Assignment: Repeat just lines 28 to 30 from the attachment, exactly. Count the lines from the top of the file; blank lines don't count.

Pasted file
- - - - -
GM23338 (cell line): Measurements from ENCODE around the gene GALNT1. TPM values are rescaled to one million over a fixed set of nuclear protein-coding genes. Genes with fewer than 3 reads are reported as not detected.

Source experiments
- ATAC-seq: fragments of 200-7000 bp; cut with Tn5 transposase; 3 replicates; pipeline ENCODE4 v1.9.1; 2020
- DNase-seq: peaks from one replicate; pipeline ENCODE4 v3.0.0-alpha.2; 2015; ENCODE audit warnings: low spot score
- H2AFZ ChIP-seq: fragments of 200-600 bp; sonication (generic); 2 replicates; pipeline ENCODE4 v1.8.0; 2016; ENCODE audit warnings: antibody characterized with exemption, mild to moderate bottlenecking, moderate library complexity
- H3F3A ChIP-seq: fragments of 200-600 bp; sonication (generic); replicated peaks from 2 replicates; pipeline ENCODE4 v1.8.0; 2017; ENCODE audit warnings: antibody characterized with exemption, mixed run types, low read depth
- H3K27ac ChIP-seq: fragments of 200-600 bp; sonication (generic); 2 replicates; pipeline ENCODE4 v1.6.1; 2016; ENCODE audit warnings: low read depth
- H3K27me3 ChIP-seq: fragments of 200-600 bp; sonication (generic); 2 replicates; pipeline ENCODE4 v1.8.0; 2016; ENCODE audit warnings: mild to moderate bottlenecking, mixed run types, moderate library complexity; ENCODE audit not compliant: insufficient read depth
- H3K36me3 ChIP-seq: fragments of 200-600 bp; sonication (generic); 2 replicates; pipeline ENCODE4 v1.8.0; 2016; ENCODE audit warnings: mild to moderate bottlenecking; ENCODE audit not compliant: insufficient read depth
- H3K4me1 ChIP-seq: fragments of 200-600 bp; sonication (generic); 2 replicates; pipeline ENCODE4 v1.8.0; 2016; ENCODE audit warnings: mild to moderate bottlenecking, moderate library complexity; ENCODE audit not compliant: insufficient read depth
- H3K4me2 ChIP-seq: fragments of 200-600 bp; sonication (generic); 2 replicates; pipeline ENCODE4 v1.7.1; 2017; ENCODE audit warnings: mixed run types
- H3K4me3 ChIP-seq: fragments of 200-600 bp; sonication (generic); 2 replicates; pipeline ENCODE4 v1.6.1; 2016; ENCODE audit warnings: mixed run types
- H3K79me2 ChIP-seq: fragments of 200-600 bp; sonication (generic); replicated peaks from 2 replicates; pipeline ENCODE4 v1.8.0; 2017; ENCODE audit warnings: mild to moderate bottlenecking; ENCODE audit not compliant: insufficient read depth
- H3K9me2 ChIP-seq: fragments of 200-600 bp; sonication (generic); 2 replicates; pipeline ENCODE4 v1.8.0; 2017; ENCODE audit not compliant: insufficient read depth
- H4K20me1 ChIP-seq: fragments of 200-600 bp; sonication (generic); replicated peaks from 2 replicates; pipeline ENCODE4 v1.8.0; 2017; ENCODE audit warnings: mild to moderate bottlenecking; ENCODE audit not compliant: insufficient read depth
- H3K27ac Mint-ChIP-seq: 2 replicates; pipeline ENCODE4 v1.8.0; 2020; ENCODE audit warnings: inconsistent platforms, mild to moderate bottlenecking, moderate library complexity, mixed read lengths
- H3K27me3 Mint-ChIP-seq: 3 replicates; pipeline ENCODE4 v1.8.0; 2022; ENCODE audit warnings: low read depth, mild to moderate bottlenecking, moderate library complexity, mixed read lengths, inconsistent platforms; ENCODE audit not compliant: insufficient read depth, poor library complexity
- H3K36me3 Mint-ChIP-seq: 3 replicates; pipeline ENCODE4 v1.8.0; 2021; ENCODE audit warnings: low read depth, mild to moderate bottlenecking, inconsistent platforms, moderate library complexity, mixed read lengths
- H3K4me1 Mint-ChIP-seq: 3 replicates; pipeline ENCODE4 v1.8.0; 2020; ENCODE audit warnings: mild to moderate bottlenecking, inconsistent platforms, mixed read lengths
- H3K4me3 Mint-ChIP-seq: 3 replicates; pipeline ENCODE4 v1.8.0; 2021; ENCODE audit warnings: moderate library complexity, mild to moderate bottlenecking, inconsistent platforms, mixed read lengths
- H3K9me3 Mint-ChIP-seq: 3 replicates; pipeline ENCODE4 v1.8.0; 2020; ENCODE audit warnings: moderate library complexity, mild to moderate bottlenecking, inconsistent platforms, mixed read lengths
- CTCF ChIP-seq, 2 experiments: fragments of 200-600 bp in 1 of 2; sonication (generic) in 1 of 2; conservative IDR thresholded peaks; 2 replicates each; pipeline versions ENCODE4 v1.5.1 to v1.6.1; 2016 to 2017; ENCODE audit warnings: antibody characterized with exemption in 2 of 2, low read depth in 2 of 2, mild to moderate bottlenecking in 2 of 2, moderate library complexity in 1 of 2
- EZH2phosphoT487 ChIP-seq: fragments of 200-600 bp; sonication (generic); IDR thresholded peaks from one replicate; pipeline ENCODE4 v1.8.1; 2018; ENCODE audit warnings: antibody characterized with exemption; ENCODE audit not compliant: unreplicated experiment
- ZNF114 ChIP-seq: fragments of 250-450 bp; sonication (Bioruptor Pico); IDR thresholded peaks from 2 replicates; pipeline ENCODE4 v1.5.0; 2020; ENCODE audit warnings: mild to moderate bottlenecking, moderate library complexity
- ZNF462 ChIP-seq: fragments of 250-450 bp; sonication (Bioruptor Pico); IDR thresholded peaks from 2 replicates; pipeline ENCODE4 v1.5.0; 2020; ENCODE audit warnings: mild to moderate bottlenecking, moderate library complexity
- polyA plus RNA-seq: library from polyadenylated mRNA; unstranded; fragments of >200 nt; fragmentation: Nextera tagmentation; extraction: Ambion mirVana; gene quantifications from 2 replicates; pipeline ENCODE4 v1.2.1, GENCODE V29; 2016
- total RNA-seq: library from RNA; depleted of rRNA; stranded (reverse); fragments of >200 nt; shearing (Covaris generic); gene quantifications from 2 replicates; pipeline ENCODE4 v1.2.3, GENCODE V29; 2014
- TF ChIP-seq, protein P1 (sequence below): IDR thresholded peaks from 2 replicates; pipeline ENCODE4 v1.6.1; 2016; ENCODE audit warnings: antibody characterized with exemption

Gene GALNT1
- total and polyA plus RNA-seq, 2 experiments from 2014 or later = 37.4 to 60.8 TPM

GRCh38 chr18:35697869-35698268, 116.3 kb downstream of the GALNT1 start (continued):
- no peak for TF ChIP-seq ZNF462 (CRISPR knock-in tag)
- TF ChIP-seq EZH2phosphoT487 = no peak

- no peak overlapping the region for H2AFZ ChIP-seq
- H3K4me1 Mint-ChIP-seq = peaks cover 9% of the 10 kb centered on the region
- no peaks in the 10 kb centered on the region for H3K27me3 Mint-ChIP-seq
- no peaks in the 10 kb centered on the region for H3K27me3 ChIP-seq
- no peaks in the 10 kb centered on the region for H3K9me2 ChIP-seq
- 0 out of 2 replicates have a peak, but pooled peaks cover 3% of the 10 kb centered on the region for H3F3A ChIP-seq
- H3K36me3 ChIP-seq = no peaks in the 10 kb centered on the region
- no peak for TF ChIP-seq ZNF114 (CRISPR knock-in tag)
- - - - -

- TF ChIP-seq, protein P1 (sequence below): IDR thresholded peaks from 2 replicates; pipeline ENCODE4 v1.6.1; 2016; ENCODE audit warnings: antibody characterized with exemption

Gene GALNT1
- total and polyA plus RNA-seq, 2 experiments from 2014 or later = 37.4 to 60.8 TPM